Well since you are in debt still I would check to see what kind of match you company might make and just invest to take full advantage of it. I would put any extra money into an emergency fund and start paying down your debt.

    Following that, go for a ROTH IRA and then once that is being maxed start upping you 401K contributions. Alot to think about but for now just invest till you get the full company match...

  4. Broken Arrow Says:

    Hehehe, well-written post.

    What kind debt is the 15k and what's the interest rate(s)?

    In the beginning, I would shy away from individual stocks. They lack diversification, and unless you know what you're doing, is a good way to screw yourself up.

    That's where mutual funds come in. They are inherently diversified, taking some of the guess work out for you. I'm partial to the Spartan 500 index fund, if only because the costs are so low. Less cost means more money for you.

    According to Morningstar, Fidelity Leveraged Compnay Stock Fund (FLCVX) is a mid-cap blend. My mid-cap (growth) has also done extremely well last year, but I must reiterate that past performance is no guarantee of future performance.

    In fact, mid-cap alone isn't enough to be considered as well-diversified. I recommend the vast majority of your assets allocation go into large caps, small caps, and international funds.

    If all this still sounds like too much of a pain in the butt, I recommend a
    Text is Fidelity Freedom Fund and Link is http://personal.fidelity.com/products/funds/mfl_frame.shtml?315792424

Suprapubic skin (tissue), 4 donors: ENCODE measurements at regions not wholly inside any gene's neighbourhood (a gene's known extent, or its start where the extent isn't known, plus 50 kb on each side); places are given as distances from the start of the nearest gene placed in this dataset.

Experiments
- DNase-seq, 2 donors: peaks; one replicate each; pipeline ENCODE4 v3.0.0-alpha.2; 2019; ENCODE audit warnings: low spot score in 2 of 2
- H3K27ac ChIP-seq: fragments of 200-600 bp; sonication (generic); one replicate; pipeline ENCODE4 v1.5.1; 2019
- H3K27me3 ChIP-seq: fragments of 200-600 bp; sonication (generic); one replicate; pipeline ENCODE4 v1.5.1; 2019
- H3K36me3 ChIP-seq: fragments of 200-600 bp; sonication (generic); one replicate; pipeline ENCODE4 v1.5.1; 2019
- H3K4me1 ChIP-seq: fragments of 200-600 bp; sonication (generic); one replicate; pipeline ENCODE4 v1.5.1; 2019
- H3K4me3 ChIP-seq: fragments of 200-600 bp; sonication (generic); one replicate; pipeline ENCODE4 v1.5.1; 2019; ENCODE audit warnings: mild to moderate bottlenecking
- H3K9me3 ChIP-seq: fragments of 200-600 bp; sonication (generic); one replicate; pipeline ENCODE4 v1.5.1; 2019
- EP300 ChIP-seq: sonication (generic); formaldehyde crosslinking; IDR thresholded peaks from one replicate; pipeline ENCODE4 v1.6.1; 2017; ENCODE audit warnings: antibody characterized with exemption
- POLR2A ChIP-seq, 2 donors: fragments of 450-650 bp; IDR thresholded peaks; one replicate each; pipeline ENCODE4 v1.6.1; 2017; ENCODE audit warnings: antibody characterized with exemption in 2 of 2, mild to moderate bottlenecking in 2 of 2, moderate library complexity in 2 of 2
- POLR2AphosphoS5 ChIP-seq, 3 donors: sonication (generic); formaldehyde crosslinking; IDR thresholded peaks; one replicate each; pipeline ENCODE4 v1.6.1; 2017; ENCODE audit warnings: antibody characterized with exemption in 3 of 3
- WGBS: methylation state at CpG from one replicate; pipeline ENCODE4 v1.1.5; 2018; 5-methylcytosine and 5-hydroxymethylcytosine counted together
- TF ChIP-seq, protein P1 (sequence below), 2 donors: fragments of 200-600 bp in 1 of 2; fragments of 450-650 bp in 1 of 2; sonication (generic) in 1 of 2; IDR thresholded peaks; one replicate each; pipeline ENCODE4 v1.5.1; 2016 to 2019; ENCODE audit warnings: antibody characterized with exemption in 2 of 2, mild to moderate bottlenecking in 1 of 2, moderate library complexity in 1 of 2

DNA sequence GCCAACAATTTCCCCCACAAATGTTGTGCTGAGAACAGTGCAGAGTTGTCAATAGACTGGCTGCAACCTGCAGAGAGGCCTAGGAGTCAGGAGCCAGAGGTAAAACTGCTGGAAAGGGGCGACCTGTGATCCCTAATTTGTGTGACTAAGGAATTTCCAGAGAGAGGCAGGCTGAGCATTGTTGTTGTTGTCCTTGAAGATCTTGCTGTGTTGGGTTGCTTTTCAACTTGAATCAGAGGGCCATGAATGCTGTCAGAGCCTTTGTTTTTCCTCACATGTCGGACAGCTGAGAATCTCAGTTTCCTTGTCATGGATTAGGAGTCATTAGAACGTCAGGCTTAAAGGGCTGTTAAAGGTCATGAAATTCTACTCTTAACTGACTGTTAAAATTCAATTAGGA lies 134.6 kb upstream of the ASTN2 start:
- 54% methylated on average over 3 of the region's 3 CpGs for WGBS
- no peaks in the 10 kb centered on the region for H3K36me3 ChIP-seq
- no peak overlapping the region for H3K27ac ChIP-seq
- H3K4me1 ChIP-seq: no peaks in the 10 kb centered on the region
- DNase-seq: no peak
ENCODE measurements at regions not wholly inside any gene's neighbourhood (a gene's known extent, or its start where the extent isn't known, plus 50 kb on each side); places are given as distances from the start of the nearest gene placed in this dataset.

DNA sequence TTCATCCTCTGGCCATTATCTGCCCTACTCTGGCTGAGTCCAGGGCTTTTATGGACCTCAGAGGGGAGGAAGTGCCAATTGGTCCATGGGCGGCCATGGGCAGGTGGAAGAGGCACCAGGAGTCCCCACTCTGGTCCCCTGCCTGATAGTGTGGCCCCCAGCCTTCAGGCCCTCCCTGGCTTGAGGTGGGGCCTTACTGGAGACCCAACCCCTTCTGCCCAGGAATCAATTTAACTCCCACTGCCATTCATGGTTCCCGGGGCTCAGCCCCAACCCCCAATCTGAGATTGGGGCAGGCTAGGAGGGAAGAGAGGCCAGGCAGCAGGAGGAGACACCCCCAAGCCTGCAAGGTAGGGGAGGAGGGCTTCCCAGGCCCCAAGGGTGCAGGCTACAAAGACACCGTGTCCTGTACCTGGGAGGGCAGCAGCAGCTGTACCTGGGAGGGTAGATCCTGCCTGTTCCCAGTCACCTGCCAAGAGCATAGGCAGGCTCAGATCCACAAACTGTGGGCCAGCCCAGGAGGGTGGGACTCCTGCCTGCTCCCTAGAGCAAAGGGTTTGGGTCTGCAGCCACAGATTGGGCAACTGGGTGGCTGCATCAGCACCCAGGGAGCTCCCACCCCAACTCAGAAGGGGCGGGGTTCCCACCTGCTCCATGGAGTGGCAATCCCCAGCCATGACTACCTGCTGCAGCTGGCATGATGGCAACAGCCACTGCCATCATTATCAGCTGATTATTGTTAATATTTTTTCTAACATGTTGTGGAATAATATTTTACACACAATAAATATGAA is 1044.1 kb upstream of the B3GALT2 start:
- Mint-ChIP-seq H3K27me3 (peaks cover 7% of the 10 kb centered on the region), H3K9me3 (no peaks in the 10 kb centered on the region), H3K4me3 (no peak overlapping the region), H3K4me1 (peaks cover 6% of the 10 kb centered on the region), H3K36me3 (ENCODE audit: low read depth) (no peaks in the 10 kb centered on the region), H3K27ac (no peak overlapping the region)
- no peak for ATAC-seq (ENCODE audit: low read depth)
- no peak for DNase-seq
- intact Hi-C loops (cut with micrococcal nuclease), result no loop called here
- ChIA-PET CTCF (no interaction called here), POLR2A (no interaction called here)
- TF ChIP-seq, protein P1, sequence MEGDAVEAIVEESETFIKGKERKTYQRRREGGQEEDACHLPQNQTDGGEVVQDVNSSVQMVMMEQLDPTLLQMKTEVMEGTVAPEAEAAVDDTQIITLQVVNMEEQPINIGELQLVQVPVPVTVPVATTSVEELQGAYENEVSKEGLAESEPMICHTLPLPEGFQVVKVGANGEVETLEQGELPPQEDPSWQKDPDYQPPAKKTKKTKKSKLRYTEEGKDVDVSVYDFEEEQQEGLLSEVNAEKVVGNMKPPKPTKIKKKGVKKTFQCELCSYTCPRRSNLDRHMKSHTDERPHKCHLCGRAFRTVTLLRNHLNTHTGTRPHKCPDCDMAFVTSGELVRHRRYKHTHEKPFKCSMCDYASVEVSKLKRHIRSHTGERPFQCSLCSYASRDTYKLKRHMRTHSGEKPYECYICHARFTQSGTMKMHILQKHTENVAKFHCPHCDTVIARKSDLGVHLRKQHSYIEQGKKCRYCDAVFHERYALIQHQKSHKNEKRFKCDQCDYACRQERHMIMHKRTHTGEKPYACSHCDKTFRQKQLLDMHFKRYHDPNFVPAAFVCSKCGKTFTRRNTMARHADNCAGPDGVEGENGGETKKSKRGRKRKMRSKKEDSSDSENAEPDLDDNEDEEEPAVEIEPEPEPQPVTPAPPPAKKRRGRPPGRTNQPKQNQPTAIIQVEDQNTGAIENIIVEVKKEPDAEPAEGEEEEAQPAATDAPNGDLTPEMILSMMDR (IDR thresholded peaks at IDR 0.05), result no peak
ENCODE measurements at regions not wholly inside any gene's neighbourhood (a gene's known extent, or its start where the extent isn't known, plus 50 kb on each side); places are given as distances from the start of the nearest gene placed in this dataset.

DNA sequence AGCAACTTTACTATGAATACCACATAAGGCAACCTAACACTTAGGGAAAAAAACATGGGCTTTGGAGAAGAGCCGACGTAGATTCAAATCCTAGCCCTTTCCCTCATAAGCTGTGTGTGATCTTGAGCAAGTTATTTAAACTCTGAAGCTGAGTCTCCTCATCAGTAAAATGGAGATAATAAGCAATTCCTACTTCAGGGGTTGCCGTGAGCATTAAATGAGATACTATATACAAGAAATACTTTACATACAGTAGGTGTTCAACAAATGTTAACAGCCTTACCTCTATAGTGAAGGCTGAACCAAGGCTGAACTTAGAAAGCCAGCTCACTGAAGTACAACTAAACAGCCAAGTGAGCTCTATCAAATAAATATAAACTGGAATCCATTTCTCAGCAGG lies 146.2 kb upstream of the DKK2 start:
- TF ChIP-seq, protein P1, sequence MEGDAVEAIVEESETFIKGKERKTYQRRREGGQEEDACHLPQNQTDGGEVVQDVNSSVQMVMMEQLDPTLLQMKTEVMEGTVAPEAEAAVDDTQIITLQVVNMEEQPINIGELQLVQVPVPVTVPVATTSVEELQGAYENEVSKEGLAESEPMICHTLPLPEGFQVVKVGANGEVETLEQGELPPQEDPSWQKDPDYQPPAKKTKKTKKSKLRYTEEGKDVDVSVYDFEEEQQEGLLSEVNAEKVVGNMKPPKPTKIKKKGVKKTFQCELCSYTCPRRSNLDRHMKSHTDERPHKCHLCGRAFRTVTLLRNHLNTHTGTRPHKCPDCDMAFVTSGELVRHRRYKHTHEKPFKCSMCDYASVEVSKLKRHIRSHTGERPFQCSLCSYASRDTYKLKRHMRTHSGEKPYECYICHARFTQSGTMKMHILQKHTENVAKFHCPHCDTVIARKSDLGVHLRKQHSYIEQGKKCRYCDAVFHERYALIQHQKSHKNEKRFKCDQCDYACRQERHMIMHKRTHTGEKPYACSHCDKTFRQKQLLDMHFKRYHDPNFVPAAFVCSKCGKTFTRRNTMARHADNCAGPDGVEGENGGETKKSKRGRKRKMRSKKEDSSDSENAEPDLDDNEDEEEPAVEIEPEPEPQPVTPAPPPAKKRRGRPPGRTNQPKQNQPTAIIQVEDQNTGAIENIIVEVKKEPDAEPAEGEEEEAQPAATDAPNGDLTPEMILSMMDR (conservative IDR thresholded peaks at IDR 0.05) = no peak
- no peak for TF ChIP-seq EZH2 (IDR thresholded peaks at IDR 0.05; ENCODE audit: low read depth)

Fidelity Freedom Fund and call it a day. Let Fidelity worry about your asset allocation for you. Smile

    If all this sounds kind of confusing right now, don't worry. You're not the only one, and I'm still trying to figure out much of this myself. I would also take comfort in knowing that the most important step is to just actually contribute to your 401k. By the way, do you know what your percent employer contribution limit and cents to the dollar match will be yet?

    (Disclaimer: I don't have any investments with Fidelity.)

  5. merch Says:

    My 2 smartest financial decisions:

    1) bought a condo in my late 20's
    2) max my 401 (k) by 30

    I would say to start withg your goals first:

    1) you shuld contribute up to the match. If it is 3%, then you should contribute at a min 3%. (By the way, that's 100% return on your money)
    1a) As for investing, you can go one of 2 ways. The freedom funds (you just put it there and Fidelity will automatically allocate) or you manually allocate to the right funds then reallocate every 6 months to you target allocations. If you are lazy like me, freedom fund.
    2) Pay down that debt - All credit card and car payments.
    3) Save up for emergency fund and condo or multifamily down payment.
    3a) on of the smartest decisions is to stop renting and start owning. When you get a wife and kids, they need things like a house with a yard and not on a busy street. Two ways to do this: mortgage your life or have a big down payment. My downpayment on my house was about 45% because I sold the condo I lived in.

    Good Luck!!!

  6. george Says:

    Oh man, I must be really tired. I had to read the sentence in merch's post 3x on section 3a because I kept reading "mortgage your wife or have a big down payment". I need some sleep. =)

  7. terri77 Says:

    If they have a target retirement fund I would put it all in that one fund.